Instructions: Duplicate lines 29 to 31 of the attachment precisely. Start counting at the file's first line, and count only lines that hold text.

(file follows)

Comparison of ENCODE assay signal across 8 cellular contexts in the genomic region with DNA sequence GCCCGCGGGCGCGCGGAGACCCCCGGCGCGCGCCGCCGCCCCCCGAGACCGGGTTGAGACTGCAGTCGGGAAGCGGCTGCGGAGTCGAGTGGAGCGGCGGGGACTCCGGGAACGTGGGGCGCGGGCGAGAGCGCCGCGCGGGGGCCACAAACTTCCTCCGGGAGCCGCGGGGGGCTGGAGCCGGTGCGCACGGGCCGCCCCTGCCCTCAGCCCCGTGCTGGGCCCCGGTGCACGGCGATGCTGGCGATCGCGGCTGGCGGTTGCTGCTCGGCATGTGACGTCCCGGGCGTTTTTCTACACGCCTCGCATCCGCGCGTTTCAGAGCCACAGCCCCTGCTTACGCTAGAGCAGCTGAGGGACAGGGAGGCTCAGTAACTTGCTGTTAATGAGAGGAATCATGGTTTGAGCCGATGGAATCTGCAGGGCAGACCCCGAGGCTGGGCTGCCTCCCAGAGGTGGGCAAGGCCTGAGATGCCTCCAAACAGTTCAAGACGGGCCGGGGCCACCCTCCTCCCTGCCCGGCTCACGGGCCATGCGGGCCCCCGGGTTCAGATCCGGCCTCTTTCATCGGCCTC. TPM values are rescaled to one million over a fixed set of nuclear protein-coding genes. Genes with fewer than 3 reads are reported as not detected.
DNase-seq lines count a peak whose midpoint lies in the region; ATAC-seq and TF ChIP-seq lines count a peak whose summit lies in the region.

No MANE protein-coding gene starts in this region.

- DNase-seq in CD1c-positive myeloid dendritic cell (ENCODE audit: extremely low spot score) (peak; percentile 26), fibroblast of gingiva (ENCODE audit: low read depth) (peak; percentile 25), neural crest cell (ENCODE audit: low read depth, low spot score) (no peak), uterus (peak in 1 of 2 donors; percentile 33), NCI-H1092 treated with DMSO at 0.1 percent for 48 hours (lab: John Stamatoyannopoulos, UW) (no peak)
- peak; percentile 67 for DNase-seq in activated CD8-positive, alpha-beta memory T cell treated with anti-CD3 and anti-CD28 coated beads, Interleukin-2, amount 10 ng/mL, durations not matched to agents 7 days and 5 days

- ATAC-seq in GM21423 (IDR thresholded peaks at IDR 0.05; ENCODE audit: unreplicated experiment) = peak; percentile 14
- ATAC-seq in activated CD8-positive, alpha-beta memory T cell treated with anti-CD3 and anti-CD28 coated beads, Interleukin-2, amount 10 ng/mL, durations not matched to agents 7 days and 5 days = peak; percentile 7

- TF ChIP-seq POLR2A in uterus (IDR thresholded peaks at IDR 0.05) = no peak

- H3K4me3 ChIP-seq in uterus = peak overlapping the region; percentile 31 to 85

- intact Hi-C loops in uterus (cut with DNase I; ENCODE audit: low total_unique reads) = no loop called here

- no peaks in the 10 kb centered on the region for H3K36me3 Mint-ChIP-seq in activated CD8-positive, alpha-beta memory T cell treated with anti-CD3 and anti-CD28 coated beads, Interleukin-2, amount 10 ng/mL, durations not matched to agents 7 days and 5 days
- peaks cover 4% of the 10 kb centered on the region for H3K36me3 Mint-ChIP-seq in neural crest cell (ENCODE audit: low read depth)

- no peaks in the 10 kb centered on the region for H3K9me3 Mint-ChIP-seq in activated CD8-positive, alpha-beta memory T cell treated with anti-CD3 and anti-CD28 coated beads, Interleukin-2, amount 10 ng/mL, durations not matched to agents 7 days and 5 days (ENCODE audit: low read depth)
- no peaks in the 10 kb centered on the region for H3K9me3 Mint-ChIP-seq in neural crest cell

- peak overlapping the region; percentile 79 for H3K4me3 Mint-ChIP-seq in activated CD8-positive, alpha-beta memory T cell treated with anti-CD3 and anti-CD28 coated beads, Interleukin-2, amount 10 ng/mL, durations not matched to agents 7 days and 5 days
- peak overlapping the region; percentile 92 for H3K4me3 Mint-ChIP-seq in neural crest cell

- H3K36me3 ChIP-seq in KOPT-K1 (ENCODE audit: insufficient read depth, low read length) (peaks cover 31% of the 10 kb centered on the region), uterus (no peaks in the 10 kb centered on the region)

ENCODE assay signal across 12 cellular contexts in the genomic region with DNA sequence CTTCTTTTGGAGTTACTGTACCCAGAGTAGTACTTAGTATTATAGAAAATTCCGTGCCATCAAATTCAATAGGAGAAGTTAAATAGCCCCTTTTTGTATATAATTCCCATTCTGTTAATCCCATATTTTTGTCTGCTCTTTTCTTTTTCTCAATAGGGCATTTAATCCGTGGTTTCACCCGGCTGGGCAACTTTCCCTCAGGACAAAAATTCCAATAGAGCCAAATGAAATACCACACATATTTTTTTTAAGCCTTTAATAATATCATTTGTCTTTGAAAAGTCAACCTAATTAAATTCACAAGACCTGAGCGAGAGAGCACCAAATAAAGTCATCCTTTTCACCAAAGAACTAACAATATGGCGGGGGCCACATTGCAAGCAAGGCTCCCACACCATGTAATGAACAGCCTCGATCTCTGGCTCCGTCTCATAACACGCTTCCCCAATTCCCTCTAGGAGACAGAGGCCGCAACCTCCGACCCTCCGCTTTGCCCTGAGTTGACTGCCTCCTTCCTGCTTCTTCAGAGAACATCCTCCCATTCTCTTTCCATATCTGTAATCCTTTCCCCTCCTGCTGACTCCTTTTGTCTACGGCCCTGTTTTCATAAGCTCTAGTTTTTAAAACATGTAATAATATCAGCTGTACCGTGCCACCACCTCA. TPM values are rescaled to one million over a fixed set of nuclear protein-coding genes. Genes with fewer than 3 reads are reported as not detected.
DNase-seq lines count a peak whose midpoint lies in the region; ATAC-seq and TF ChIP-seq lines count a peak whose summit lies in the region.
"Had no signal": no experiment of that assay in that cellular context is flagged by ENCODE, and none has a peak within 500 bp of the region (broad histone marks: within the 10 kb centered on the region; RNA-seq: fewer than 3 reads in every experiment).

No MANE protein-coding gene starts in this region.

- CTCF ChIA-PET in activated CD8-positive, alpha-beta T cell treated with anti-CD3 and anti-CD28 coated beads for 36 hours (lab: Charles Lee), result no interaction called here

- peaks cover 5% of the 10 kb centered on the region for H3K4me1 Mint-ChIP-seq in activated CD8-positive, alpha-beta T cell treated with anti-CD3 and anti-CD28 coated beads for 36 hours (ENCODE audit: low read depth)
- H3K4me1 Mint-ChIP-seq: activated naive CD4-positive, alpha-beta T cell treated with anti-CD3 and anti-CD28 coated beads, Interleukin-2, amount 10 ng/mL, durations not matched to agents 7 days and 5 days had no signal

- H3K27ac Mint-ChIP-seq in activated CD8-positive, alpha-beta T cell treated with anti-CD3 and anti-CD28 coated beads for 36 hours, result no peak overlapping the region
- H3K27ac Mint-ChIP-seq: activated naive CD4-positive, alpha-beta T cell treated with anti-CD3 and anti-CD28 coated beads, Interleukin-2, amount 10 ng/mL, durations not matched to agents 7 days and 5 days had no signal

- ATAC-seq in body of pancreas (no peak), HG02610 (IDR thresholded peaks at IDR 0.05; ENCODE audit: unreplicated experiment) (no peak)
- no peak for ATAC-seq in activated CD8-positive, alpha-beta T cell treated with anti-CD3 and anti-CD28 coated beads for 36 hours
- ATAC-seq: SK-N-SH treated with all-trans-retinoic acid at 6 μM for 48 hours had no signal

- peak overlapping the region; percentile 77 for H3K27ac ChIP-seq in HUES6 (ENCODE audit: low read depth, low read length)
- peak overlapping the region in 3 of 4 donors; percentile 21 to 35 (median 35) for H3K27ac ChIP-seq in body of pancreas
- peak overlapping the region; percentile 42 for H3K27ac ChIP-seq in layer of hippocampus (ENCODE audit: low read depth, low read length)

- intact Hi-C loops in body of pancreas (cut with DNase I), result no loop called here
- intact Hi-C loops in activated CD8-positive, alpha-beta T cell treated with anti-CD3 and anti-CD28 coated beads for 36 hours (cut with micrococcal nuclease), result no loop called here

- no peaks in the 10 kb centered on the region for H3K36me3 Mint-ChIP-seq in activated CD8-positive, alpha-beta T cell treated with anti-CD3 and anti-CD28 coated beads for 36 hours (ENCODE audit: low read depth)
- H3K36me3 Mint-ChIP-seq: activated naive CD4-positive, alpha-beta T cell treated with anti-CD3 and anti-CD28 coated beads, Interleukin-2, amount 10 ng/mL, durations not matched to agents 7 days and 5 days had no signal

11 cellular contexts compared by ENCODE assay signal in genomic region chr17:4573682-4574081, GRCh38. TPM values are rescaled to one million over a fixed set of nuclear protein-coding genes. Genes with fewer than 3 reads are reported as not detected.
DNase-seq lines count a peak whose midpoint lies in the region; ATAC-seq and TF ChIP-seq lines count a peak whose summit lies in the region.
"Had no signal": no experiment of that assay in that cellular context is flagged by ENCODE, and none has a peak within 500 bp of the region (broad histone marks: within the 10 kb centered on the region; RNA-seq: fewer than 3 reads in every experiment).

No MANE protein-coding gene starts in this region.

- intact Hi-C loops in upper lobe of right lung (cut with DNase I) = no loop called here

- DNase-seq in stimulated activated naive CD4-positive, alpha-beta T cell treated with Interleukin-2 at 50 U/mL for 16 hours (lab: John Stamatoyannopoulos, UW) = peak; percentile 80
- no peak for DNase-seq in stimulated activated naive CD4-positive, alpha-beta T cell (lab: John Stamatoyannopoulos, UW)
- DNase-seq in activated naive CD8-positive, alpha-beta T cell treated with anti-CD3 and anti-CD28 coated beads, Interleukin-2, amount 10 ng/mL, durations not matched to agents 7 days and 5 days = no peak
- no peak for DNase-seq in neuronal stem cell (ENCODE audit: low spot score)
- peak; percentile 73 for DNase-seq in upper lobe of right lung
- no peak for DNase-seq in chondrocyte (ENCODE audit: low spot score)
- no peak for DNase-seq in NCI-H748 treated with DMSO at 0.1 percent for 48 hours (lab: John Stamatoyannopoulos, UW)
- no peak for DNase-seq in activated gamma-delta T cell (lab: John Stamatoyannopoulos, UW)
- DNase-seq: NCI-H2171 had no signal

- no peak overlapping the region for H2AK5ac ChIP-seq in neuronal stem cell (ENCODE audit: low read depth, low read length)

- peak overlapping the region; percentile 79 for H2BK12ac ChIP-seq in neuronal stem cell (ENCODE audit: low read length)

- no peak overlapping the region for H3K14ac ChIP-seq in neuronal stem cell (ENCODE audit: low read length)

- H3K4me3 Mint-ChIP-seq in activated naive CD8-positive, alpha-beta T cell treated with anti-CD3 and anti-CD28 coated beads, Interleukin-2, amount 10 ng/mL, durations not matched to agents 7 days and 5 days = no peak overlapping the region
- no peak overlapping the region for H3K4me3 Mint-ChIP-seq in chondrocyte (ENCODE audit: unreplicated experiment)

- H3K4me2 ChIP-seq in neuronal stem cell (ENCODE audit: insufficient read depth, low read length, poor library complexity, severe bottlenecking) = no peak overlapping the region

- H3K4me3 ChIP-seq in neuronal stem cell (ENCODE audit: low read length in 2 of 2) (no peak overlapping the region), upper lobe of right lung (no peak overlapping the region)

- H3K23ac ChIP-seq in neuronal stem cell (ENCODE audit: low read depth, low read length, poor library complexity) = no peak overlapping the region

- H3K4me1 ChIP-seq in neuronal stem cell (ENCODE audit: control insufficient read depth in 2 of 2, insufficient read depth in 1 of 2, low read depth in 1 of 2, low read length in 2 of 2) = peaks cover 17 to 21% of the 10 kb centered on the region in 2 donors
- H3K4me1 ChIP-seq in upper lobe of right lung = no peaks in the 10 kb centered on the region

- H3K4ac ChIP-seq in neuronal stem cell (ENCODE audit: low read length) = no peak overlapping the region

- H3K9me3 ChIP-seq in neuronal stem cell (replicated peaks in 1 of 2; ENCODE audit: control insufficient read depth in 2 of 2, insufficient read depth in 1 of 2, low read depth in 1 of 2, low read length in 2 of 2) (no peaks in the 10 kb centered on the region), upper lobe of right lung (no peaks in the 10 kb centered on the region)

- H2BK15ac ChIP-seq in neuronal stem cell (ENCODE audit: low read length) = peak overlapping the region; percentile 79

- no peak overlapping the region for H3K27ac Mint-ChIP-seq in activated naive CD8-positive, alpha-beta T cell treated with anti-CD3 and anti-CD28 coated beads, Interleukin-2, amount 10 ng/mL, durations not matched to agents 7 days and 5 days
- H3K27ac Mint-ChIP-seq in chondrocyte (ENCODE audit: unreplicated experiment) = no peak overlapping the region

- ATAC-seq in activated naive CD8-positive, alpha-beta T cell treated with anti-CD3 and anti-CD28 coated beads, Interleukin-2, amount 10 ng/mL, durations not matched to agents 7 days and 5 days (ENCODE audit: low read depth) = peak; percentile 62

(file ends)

- ATAC-seq: SK-N-SH treated with all-trans-retinoic acid at 6 μM for 48 hours had no signal

- peak overlapping the region; percentile 77 for H3K27ac ChIP-seq in HUES6 (ENCODE audit: low read depth, low read length)
- peak overlapping the region in 3 of 4 donors; percentile 21 to 35 (median 35) for H3K27ac ChIP-seq in body of pancreas